Seven years after Rahul and Karan
took bawdy humour and innuendos to a new level, Ekta Kapoor presents Adi and Sid to the world in the sequel to Kyaa Kool Hain Hum - Kya Super Kool Hain Hum. This time, it is Sachin Yardi who takes on the reins as writer and director of the film, as is his due, since he was the one who wrote the first film, and who would know these characters and their inanity better?
Adi (Tusshar) is a struggling actor, who earns his living by shooting for teleshopping commercials of fairness creams and gym equipment. He worships Rohit Shetty, the director, and keeps stalking him for a role.
Adi's room-mate is his former college friend and now struggling DJ, Sid (Riteish Deshmukh). Sid loves music and women, in that order, but it is his pedigreed dog, Sakru, which is his first love. Sid makes money from Sakru's mating sessions with various female pugs.
Meanwhile, Adi meets the rich and rebellious Simran (Neha Sharma) in a bus, and is very taken in by her. He also gets a role in Rohit Shetty's Chingum, and decides that Simran is the love of the life. Overenthusiastic, he proposes to her, and the poor girl runs off to Goa with her best friend Anu (Sarah Jane Dias), and with the diamond ring that Adi puts on her finger - not before telling him that she prefers girls, though.
So Adi and Sid rush to Goa (the diamond on the ring belonged to Sakru's collar, you see), and into one unfortunate situation after the other. So there is the eccentric Francis Marlo (Anupam Kher), Anu's father, who believes, after very little convincing from Baba 3G (Chunkey Pandey), that a female pug is his mother reborn; a gay nightclub owner Adam (Howard Rosemeyer), who is in love with Sid; a lisping laundry and suit supplier Popat (Razzak Khan), whose dialogues earn him more slaps than accolades; an old college friend Trippy (Kavin Dave), whose bungee-jumping uncle died and left him millions; and a host of other characters that make life more chaotic for these two friends as they try to win their women back.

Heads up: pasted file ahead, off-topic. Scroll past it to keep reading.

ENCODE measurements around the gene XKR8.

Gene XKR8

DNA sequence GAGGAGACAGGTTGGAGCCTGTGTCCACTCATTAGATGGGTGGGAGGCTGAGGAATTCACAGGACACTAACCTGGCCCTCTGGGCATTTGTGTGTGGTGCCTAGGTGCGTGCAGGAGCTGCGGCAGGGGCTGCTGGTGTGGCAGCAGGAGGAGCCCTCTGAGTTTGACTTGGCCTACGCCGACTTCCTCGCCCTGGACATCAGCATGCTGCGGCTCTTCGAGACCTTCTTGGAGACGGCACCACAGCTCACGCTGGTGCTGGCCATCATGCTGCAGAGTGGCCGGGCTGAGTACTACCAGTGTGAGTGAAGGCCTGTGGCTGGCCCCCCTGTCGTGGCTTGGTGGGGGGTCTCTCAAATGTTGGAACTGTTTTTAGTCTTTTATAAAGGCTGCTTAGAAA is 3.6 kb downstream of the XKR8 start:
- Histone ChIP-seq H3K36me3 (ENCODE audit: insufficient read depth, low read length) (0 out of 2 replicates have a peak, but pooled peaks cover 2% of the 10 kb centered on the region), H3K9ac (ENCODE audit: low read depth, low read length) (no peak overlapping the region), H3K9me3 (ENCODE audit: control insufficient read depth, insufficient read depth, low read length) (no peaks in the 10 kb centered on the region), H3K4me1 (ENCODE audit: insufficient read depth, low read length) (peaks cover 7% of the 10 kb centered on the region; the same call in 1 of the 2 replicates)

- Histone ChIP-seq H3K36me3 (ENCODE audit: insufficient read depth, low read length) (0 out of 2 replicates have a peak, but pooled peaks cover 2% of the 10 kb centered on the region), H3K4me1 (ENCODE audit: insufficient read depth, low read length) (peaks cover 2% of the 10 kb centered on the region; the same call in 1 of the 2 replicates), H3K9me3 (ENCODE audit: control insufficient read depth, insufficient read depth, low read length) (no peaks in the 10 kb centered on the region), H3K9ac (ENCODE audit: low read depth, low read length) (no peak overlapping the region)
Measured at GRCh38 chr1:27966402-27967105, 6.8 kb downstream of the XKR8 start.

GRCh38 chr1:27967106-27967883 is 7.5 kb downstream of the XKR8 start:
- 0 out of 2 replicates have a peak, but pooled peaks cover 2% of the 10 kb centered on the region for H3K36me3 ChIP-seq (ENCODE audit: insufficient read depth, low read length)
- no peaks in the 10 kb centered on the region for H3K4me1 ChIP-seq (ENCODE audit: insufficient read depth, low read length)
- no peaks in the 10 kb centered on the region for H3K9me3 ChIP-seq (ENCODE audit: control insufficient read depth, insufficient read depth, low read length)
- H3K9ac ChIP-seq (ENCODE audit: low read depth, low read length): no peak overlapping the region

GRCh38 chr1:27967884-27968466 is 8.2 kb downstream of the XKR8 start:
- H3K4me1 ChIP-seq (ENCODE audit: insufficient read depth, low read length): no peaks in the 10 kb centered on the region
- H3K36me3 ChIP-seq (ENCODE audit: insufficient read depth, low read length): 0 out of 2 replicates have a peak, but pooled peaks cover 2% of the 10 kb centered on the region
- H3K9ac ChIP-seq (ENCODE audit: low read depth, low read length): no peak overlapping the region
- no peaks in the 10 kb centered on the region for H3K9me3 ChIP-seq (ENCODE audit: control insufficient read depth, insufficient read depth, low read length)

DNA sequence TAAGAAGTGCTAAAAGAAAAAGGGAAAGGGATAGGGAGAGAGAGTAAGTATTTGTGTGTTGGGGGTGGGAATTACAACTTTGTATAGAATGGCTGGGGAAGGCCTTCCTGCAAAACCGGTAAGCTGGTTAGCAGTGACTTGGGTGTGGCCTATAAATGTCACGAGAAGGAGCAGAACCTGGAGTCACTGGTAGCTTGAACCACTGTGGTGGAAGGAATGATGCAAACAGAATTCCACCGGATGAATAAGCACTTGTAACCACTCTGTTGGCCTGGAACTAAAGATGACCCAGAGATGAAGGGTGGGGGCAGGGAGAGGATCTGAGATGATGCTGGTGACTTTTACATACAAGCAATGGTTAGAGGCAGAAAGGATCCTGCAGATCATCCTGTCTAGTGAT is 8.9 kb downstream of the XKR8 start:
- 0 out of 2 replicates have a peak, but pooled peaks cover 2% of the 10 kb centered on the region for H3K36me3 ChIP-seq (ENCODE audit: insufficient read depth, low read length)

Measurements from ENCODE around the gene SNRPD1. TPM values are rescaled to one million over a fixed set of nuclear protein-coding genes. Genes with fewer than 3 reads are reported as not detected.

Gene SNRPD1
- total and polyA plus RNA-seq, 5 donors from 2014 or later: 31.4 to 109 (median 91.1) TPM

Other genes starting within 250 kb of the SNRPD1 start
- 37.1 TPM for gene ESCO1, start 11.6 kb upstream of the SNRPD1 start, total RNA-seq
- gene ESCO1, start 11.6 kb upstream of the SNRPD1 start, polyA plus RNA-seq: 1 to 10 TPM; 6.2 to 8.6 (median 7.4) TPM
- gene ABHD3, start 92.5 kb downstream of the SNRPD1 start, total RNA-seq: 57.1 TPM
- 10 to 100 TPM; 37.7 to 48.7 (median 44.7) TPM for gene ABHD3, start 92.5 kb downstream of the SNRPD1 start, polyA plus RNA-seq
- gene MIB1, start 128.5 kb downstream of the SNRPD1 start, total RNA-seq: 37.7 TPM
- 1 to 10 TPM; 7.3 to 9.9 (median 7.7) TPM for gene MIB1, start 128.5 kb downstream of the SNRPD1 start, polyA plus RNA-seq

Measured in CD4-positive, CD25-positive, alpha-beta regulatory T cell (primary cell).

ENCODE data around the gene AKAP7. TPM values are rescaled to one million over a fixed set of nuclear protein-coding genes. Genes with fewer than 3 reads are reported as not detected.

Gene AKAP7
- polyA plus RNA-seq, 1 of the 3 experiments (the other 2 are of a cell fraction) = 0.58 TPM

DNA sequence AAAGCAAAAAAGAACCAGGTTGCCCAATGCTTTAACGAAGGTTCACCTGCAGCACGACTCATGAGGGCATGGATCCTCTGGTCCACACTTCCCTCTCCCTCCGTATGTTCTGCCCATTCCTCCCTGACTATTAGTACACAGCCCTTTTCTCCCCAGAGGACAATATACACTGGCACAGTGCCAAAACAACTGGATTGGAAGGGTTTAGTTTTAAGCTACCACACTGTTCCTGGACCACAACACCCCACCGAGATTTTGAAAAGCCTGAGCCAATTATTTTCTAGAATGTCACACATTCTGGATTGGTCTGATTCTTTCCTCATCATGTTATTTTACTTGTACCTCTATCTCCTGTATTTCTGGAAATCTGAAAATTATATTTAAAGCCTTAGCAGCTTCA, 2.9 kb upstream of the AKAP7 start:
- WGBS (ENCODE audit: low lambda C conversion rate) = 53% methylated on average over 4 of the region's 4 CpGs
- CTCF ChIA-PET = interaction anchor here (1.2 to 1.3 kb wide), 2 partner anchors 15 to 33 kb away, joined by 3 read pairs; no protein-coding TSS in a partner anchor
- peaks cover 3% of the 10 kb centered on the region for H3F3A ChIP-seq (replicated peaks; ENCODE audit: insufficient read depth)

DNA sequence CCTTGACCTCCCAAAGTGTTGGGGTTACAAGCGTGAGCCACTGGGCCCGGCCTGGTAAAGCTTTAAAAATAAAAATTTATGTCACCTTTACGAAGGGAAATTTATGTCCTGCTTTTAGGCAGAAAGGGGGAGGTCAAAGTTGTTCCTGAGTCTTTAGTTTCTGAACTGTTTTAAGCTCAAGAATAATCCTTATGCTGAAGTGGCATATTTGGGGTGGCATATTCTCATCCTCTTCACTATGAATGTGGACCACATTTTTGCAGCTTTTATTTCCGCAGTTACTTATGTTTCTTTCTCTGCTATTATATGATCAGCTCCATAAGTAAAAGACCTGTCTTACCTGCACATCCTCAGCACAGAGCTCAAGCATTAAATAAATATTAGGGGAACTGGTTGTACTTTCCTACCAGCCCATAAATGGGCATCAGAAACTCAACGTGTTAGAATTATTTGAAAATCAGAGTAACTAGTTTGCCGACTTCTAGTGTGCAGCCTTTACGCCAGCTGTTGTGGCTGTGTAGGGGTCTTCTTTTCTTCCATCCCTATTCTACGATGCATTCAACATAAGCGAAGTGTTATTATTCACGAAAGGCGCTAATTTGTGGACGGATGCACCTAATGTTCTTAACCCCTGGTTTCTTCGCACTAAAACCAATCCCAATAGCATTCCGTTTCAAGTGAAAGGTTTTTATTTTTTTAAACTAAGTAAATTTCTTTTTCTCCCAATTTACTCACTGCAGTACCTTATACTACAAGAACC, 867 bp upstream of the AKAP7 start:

There is no logic at all in anything that you see on the screen - it is a completely chaotic plot brimming with more sexual innuendos and gay jokes than you have ever seen on the big (or small) screen. The only censored parts are the mating shots of the dogs. Everything else is laid out for the audience; and neither the director nor the actors shy away from OTT references to various parts of the body and other adult insinuations, with a few movie parodies thrown in here and there. In fact, the teaser trailers say it all, and there is more of similar stuff.
The actors all seem to be having a blast. Riteish Deshmukh steals the show, and is in his element. His comic timing and the spoofing of SRK-like displays of emotion are sure to keep you in splits. He is the star of the film, along with Sakru (who was originally Fakhru, at least in the trailers).
Tusshar is not as good as he was in earlier comedies, and he seems a tad uncomfortable. In fact, the girls - Sarah Jane Dias and Neha Sharma - are better performers than Tusshar. They even have better chemistry with each other than with their on-screen love interests.
Anupam Kher is passable as the crazy father, and Chunkey Pandey is underused as the pseudo baba
. Kavin Dave could have done with a little more screen time, though. He is perfect as the doped-out friend.
The music is catchy, and the new version of "Main Aayi Hoon UP-Bihar Lootne" will definitely elicit a few whistles from the front rows. "Dil Garden Garden Ho Gaya" is already a hit. The music videos are funnier than the movie itself, although they seem to have very little connection with the plot.
The costume design is ordinary, but it is the production design that is a let-down. Cinematography is dull, and the entire film needs colour correction.
Kyaa Super Kool Hain Hum is a long movie, and the humour stretches and tries your patience after a point, but do not expect a story that makes sense. It is an adult film, so avoid watching it with your family members - some scenes can get embarrassing. Watch only if you have nothing else to do, but we still recommend a revisit to Kyaa Kool Hain Hum, as a better alternative.